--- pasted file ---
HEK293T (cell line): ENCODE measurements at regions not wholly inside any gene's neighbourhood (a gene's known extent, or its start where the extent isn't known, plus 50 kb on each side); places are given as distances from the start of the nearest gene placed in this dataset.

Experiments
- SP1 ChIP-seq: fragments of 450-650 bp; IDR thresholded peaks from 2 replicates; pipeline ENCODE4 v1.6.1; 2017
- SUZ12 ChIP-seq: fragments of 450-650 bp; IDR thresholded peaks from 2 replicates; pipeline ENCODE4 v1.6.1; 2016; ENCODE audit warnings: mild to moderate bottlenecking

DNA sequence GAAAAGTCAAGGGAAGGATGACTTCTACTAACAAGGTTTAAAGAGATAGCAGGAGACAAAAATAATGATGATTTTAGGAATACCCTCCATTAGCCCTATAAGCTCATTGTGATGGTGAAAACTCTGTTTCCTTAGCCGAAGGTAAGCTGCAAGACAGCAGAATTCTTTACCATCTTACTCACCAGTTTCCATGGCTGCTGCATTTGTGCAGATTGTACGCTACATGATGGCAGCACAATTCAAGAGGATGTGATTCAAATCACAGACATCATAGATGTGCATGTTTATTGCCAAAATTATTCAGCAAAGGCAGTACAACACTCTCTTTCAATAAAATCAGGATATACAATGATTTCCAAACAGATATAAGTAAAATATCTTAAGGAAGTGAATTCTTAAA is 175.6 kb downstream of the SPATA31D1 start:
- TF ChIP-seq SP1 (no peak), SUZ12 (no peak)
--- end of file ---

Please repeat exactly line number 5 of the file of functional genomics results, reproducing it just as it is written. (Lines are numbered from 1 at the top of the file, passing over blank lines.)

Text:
DNA sequence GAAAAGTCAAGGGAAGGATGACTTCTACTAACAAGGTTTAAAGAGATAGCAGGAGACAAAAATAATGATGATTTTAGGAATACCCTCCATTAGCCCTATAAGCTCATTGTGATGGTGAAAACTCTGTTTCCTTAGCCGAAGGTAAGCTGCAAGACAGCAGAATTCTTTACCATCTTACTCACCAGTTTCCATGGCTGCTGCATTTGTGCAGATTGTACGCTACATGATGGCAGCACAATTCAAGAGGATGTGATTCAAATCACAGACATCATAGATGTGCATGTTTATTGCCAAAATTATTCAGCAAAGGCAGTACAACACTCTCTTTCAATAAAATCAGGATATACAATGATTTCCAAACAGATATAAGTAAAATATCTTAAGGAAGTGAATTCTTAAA is 175.6 kb downstream of the SPATA31D1 start: